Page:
Michael Kiefer, founding principal at GreenDC Realty, doesn’t just know housing. He knows houses.
Walking in to an older building, he’ll step contemplatively over a floor, detecting an ever-so-slight arch or sway. Regarding an external wall, he can tell you what’s fire damaged and where windows used to be. Even with relatively new units, he can figure out when they were last renovated without an agent’s brochure.
“You can usually tell by the appliance,” he says, peering into a dishwasher as if he were aging a horse by its teeth.
Knowing the guts of buildings isn’t something you learn in realtor school. After finishing a Peace Corps tour in Ukraine, and a stint on a dairy farm in Finland, Kiefer became a builder himself, working on green housing construction—until he found it was “dirty, too expensive, and took forever.”
GreenDC Realty, which markets enviro-friendly developments and serves buyers looking for the same, is something of a middle ground. Kiefer now has four employees, and last year did $7.34 million in sales. He’s the real estate end of CoolTown Beta Communities’ crowdsourcing enterprise—the idea is that you bring “creatives” together online to build support for neighborhood-based green living projects in the real world.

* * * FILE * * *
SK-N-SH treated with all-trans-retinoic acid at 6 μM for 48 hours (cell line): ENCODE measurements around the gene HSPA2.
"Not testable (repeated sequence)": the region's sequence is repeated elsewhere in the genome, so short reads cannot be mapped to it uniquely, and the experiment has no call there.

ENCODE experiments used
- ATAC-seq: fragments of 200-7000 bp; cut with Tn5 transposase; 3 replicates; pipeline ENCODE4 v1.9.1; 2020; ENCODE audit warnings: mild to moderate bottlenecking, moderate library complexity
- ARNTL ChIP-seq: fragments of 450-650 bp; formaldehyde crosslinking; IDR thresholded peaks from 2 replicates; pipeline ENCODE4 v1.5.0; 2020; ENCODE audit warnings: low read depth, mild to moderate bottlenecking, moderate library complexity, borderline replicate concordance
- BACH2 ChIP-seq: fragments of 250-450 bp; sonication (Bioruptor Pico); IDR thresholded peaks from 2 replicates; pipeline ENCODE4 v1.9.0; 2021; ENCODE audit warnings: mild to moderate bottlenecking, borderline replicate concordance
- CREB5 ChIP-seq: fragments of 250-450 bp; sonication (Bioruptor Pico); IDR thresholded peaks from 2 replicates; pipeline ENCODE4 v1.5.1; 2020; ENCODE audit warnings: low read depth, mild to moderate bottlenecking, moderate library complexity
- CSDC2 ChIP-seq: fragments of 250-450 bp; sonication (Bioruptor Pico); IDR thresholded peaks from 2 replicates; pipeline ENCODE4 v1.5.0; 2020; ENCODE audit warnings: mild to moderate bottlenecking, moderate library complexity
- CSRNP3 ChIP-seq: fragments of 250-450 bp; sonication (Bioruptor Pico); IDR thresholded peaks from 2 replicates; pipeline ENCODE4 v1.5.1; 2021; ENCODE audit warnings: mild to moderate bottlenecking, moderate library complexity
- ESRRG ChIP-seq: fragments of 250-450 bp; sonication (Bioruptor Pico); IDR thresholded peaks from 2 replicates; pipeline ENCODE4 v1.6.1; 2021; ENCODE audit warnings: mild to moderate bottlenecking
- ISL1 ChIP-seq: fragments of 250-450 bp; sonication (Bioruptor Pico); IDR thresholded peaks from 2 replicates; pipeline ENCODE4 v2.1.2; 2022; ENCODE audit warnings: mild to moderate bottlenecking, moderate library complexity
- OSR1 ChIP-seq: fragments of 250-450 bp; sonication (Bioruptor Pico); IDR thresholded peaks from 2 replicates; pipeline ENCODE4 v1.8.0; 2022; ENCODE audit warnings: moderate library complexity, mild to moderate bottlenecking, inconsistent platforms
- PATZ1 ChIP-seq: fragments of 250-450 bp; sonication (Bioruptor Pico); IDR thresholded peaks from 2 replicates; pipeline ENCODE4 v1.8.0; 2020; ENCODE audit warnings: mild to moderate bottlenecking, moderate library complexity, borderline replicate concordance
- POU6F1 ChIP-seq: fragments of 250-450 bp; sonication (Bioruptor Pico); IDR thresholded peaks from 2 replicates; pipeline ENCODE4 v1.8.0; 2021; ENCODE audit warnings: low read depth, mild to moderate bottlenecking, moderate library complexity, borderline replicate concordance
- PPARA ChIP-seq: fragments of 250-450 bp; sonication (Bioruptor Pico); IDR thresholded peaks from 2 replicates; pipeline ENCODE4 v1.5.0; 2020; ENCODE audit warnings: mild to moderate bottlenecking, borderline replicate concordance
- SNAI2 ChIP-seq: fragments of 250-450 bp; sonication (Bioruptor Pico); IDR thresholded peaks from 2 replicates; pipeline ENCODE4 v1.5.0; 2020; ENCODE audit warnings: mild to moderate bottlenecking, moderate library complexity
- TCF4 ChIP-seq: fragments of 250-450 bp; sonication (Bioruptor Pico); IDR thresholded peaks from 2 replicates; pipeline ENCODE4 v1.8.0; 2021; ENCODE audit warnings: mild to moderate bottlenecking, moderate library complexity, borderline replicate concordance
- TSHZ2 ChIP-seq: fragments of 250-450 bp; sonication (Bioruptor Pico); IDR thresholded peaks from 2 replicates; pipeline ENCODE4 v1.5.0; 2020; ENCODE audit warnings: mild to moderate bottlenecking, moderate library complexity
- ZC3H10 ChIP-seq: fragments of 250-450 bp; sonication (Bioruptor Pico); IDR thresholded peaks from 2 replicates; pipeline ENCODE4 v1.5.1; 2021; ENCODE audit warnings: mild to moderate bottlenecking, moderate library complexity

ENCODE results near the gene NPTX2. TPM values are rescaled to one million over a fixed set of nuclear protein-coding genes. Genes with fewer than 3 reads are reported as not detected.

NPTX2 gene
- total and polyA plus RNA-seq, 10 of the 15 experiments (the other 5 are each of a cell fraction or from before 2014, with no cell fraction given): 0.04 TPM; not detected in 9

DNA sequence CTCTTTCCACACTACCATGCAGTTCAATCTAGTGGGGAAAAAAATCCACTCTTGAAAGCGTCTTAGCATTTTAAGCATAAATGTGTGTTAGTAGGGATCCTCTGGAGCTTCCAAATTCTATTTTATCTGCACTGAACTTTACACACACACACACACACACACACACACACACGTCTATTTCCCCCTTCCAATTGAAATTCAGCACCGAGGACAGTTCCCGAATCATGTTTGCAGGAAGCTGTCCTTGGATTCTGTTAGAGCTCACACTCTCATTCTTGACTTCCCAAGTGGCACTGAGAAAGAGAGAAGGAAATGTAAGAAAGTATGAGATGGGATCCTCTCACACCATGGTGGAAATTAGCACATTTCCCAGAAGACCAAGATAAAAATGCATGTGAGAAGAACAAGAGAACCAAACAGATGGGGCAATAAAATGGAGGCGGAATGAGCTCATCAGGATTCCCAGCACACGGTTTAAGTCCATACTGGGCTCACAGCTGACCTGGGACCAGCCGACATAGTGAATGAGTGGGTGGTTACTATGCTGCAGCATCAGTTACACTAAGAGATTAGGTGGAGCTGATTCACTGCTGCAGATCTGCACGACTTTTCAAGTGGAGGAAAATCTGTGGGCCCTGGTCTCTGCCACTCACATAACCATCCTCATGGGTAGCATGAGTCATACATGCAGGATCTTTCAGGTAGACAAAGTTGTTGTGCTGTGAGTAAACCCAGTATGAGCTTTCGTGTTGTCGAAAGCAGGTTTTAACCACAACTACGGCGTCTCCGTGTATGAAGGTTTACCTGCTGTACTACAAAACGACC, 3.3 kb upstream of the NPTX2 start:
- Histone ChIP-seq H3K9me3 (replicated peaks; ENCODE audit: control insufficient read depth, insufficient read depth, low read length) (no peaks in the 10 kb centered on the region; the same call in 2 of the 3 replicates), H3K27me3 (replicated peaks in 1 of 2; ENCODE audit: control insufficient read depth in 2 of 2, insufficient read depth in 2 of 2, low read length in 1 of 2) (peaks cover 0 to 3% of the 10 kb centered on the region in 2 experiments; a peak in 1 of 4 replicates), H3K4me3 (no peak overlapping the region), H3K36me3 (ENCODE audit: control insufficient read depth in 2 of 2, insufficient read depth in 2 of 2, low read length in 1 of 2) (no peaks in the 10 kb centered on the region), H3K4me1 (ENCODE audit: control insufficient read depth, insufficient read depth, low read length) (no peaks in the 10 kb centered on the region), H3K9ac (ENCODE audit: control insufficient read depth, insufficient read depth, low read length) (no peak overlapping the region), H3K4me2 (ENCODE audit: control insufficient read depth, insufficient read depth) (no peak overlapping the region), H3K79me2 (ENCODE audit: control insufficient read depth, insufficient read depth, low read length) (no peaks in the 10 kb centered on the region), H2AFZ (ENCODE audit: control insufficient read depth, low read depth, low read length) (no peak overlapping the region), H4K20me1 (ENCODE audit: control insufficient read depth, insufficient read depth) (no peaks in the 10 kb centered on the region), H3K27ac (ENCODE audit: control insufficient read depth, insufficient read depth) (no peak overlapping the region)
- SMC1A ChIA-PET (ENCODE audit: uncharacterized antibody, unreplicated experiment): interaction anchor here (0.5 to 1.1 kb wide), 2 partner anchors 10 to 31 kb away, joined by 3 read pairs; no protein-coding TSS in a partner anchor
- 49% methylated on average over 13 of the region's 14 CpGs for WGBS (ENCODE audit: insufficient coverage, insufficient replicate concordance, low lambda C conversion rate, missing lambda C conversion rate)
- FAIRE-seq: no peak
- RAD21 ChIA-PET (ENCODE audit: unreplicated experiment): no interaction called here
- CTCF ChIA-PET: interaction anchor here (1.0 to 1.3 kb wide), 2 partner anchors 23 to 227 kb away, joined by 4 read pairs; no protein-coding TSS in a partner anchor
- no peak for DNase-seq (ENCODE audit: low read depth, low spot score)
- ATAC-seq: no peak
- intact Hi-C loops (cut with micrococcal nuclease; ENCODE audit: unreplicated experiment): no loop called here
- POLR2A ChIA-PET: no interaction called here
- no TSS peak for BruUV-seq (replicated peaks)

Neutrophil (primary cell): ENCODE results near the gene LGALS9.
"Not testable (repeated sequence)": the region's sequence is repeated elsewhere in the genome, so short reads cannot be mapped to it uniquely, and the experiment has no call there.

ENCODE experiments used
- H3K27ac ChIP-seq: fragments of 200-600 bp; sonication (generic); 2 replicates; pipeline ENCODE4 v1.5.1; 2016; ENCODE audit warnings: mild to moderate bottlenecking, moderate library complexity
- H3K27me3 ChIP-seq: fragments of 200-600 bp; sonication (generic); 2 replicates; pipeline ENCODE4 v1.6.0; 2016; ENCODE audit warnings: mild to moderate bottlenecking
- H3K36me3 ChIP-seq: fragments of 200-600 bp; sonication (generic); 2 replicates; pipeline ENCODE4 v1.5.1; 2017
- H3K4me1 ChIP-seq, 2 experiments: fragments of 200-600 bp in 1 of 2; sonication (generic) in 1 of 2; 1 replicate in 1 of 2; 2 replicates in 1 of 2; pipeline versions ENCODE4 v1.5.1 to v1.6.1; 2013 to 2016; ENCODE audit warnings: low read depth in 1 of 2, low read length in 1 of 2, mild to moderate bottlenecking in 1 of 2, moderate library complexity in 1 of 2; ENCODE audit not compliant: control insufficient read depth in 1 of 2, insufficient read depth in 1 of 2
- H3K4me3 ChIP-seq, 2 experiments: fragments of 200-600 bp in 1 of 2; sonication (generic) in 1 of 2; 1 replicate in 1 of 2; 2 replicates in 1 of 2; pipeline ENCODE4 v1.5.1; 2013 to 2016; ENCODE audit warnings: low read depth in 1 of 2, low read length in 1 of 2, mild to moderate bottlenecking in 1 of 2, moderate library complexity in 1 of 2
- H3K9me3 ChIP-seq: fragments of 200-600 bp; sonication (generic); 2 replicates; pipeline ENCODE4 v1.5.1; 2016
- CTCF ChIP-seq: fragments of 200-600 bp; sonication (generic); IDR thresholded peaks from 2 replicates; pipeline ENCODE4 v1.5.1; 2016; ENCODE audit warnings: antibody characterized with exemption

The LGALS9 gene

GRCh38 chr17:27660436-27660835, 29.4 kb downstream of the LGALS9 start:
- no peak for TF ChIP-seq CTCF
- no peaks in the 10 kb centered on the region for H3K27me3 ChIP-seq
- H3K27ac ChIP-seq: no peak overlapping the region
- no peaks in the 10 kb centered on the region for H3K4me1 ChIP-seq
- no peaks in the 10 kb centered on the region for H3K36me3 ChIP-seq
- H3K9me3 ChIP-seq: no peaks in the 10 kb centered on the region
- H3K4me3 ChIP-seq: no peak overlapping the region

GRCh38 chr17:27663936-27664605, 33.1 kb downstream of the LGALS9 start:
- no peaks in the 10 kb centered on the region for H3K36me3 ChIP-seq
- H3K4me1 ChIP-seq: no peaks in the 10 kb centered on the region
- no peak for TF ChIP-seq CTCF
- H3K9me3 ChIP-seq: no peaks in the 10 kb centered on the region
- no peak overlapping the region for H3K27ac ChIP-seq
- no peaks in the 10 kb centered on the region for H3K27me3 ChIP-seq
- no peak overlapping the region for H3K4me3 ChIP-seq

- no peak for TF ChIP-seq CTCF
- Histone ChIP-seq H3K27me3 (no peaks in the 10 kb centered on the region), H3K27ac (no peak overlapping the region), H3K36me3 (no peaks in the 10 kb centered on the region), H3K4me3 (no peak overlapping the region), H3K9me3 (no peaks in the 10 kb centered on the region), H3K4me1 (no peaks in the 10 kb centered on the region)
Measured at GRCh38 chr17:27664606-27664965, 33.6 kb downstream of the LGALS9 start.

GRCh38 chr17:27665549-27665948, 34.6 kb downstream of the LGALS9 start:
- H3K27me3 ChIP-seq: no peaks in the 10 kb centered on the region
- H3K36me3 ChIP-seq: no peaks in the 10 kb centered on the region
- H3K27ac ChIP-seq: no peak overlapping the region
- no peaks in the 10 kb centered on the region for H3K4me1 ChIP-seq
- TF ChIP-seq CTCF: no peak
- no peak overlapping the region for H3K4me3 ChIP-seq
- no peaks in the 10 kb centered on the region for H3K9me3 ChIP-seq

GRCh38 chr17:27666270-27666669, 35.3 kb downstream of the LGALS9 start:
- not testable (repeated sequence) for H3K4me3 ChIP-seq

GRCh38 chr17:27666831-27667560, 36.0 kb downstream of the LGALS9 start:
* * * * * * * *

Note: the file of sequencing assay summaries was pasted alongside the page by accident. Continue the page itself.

Even if that sounds like a bunch of marketing mumbo jumbo, Green DC Realty provides one service that’s worth infinitely more than its price: a weekly free tour of condos concentrated in a small area. With no obligation to buy, anybody can show up and accompany an agent on a scavenger hunt through properties for sale—some of which are still occupied by tenants while the owner has them on the market.
“With the way the tenants have it, you’d have to have a lot of vision,” Kiefer notes dryly, surveying a two-bedroom in Logan Circle. Another is neat as a pin—Asha Maskiell-DeMarsh, one of Kiefer’s recent hires, notes that it’s not infrequent to see places, like this one, lined with wedding photos.
The realtors get the occasional sale out of guiding people around for free, but they’re also just for their own benefit, giving a sense of what’s on the market in a given neighborhood. And at the moment, no one else is offering them. Kiefer should know—he trademarked the phrase “DC Saturday Tour of Homes.”
“I didn’t want the idea getting distorted,” he says.